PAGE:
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Old 12-08-2016, 07:44 AM
 
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OH! I get it now. The fire escapes are in the front of the NYC buildings because there is not an alley in the back.
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Old 12-08-2016, 11:54 PM
 
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Denver has quite a lot of these buildings as well. At least in downtown.
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Old 12-09-2016, 05:32 PM
 
Location: BMORE!
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Quote:
Originally Posted by pwduvall View Post
I agree, I don't think Baltimore has any real tenement blocks. The closest you are going to get is something that has been converted into something like a real tenement, like this: https://www.google.com/maps/@39.3037...2!8i6656?hl=en
I always thought that they were Rowhouses converted to apartments.
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Old 12-09-2016, 05:34 PM
 
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Quote:
Originally Posted by l1995 View Post
I love it, and much prefer it over sprawl.



I don't mean tenement in the truest sense, just the architectural style. I'm assuming most of the interiors these days are nice or at least acceptable.
Yeah I like it over sprawl too. It's historic/classical looking.
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Old 12-10-2016, 02:40 AM
 
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Originally Posted by the city View Post
Yeah I like it over sprawl too. It's historic/classical looking.
Right, plus I think it gives the neighborhood a lively vibe. Does LA even have anything that feels like say, St. Mark's place?
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Old 12-12-2016, 03:24 AM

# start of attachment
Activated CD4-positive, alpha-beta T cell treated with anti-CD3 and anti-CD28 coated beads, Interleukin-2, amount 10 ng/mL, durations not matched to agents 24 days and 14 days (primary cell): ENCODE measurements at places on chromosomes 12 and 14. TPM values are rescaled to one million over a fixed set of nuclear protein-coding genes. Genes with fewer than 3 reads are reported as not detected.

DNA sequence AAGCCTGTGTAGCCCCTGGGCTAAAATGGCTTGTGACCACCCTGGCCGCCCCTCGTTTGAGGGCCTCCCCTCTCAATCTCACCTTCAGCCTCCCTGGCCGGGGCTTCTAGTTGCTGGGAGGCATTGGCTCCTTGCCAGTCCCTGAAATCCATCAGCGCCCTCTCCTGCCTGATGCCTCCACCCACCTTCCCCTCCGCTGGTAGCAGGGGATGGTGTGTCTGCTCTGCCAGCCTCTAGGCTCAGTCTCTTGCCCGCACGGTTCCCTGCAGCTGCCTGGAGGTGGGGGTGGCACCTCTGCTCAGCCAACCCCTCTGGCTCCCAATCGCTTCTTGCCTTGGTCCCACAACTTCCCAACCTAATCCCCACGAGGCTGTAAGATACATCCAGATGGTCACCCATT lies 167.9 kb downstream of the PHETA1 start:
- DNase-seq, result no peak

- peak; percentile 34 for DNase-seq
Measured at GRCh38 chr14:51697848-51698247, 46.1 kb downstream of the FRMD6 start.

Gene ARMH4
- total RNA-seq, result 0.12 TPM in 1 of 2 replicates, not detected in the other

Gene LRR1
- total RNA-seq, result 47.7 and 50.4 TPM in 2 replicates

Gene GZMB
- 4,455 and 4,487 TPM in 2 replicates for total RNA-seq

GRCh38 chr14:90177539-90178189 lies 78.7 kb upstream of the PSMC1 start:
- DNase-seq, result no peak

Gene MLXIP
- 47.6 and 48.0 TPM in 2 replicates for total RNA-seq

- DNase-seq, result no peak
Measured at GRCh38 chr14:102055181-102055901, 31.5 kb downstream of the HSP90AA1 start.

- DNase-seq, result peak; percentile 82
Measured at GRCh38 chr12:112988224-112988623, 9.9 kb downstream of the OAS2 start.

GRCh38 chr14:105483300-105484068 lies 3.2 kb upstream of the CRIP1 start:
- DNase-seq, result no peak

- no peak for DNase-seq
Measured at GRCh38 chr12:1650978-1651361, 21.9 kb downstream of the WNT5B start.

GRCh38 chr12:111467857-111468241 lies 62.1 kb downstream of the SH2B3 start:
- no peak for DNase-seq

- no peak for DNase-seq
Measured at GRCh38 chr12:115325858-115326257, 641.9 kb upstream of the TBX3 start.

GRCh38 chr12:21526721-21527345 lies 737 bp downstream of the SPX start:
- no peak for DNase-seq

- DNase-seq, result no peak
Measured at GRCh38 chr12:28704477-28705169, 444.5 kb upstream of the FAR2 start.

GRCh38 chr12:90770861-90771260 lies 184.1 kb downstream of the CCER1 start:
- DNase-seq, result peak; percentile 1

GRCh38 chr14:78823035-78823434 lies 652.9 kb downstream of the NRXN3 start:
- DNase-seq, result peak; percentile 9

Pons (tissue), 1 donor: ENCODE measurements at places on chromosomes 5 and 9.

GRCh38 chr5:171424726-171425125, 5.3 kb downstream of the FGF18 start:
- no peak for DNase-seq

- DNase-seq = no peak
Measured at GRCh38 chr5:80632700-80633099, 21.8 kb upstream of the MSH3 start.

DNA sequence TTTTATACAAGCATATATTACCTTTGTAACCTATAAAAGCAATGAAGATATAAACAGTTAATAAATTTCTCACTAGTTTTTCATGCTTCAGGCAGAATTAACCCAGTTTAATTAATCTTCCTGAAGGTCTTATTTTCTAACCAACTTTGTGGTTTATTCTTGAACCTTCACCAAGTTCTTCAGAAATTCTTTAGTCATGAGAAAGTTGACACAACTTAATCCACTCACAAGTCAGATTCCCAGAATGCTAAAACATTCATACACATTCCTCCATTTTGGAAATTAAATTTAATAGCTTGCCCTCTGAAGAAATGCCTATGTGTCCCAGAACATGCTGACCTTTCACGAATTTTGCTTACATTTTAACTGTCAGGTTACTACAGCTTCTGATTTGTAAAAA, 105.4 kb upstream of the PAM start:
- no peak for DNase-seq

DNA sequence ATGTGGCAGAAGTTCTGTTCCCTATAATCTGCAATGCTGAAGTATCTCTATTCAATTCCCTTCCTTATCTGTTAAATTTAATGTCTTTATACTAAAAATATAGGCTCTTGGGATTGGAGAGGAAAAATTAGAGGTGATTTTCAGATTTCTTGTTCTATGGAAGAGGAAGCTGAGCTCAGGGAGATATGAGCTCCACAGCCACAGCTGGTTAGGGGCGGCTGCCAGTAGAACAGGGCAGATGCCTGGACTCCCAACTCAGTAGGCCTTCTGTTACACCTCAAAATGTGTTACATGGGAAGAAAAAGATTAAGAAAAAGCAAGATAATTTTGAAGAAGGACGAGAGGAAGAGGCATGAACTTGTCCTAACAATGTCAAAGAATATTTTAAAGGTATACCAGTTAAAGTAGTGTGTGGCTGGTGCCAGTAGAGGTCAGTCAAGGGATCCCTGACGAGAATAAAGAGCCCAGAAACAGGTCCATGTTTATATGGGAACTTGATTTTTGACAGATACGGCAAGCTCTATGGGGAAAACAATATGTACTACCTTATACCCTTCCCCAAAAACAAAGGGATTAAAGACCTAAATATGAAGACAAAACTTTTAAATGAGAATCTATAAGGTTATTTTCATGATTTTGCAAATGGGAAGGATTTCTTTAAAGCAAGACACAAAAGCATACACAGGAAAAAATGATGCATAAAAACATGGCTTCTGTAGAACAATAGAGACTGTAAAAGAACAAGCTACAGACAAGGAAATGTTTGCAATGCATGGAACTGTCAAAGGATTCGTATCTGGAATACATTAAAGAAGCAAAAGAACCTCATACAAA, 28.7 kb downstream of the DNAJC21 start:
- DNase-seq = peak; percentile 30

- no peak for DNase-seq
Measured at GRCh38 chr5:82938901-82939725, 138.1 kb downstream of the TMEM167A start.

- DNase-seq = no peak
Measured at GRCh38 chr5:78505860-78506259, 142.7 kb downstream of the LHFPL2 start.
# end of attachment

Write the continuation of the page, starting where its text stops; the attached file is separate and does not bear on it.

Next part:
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Originally Posted by l1995 View Post
Right, plus I think it gives the neighborhood a lively vibe. Does LA even have anything that feels like say, St. Mark's place?
Near the fashion district if I remember in downtown LA. Still has some old tenements. Fresno too bc its old and gross.
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Old 12-12-2016, 07:52 AM
 
Location: Pittsburgh, PA (Morningside)
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Originally Posted by wpipkins2 View Post
Pittsburgh has them all over the city
Pittsburgh actually doesn't have a lot. In the 19th century we took after Philly and were rowhouse happy. Apartments above storefronts were the major exception. You can see the difference if you look at some of the non-commercial streets in say Over-The-Rhine in Cinci and compare them to Pittsburgh. The residential buildings there will often be 4-5 stories, because they were mini-apartment buildings. In contrast, the same streets in Pittsburgh will be loaded with 2-3 story structures which were built as single-family homes, even if the larger ones eventually were subdivided to make small apartment buildings.

Pittsburgh's first serious attempt at dedicated multi-family housing was around 1900, when a few dozen Chicago-style six-flats were built in Bloomfield, Oakland, Highland Park, and East Liberty. But it really wasn't until the 20s that Pittsburgh had an apartment boom, which is well outside of the tenement age.

While many of the midrise buildings you linked to downtown are now used as residences, i'm pretty sure back in the day they were constructed either as warehouses or office buildings. There's definitely some areas (like Chinatown) where the older mostly residential buildings survived however.
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